Stages Of Labor
Stages of labor are are important things to know before giving birth. Often times, labor can feel like an eternity while you're going through it, but when its over, it seems like a blur. Its important to know the stages of the labor process so that you can better handle the entire ordeal. But the most important stage is holding your new bundle of joy!
- Early Labor. At this stage in the labor process, your cervix will start dilating. Your bloody show will start appearing. This is a thick, bloody discharge that comes because the cervix dilating. You will also feel contractions at this stage. Contractions can last anywhere from 30 to 90 seconds. There isn't a specific timeframe for early labor. This stage can change from mom to mom. During the Early Labor stage, some moms will continue their day-to-day activities. Until the next stage begins. There are some things you can do to keep the Early Labor stage a bit more comfortable such as taking a bath, a gentle massage, drinking plenty of water, and applying heat to your lower back.
- Active Labor. This is the time to begin heading to your labor and delivery facility. The cervix will dilate to ten centimeters and your contractions will come more and more frequently and more and more intensely. The stage of Active Labor will last an average of eight hours, however, every mom is different. During this stage, there are different things you can try to get the birthing process underway. Some moms will try rocking in a chair, taking a warm bath, walking down the halls, and breathing techniques. The last part of Active Labor is the transition period. This is when you are about to transition into birth. You may feel the need to push, but your cervix isn't fully dilated. It is import to attempt to breath through this period before going into the birthing stage.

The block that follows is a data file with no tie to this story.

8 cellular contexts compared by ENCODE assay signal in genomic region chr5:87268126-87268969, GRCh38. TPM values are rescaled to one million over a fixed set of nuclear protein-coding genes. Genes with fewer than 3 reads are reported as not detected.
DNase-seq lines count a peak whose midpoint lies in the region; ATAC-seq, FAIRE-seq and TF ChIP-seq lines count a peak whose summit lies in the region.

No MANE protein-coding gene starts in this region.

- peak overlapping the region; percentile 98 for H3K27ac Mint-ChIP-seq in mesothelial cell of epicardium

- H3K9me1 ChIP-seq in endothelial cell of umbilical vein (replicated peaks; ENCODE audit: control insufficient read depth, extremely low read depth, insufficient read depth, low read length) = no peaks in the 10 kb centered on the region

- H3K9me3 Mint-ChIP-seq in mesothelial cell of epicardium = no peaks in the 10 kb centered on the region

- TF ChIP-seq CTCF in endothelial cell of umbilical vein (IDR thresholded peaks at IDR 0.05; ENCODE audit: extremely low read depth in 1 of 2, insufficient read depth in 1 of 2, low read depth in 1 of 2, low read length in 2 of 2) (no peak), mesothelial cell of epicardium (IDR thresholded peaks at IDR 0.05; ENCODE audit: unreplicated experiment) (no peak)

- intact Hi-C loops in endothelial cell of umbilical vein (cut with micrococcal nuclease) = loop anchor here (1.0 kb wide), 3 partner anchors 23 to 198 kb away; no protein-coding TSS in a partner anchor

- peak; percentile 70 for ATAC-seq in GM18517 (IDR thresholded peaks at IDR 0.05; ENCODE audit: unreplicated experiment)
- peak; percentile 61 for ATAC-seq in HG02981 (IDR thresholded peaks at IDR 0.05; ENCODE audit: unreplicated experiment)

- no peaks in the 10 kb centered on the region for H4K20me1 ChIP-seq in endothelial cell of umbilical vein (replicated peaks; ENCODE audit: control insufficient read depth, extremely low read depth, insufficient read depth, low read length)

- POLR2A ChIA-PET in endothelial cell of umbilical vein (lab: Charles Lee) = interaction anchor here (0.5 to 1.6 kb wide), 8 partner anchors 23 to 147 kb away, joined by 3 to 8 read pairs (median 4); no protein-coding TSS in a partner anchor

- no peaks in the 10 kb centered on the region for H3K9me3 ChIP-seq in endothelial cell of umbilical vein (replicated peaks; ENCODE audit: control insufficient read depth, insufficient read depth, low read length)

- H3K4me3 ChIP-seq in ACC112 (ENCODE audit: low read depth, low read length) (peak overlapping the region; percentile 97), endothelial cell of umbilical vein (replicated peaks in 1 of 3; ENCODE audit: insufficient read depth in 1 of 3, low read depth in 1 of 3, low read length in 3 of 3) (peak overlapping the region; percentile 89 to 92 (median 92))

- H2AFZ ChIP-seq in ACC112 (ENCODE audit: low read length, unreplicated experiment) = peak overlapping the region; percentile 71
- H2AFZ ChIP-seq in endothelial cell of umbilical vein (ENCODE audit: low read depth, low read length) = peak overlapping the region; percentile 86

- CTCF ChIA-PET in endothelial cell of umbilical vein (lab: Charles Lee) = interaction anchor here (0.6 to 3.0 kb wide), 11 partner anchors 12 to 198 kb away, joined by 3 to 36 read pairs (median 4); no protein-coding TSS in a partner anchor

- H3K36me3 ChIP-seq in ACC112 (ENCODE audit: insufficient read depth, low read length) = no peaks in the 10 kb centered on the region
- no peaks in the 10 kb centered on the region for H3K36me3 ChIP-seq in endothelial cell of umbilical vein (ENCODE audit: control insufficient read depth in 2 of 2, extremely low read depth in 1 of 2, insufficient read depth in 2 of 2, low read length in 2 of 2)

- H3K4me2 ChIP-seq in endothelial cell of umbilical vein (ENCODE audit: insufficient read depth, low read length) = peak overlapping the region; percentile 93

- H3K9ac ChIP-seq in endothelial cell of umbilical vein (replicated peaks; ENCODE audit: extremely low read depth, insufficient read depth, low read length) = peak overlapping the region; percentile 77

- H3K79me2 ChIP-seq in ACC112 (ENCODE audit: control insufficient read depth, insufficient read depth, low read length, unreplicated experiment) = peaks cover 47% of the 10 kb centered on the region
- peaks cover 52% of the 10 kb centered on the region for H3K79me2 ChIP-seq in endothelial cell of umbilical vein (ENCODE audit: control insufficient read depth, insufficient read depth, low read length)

- Birth. This is when its time to push! For some moms this can take a few minutes, while for others, this can take much longer. Its important to remember not to put strain in your face while you push, but to push where its important. Taking your time with pushing will help with not tearing vaginal tissue. However, your health care provider will let you know what's best to do. Its also good to try different positions for the pushing. Some moms prefer being on their knees, while others would like to be squatting. Once the baby's head is out, the health care provider will help with the breathing of the baby and the umbilical cord.
- Placenta Delivery. After your baby is born, there is still a lot that needs to happen. The placenta still must be expelled. Because your focus has shifted to your new born baby, this part doesn't require too much attention. However, the placenta must be delivered and your health care provider will be sure it is removed. You be required to push one more time to get out the placenta. Once the placenta is out, the doctor will be sure all fragments are removed in order to prevent infection. You may also require some stitching which the doctor will handle as well. Remember - enjoy this moment with your new baby.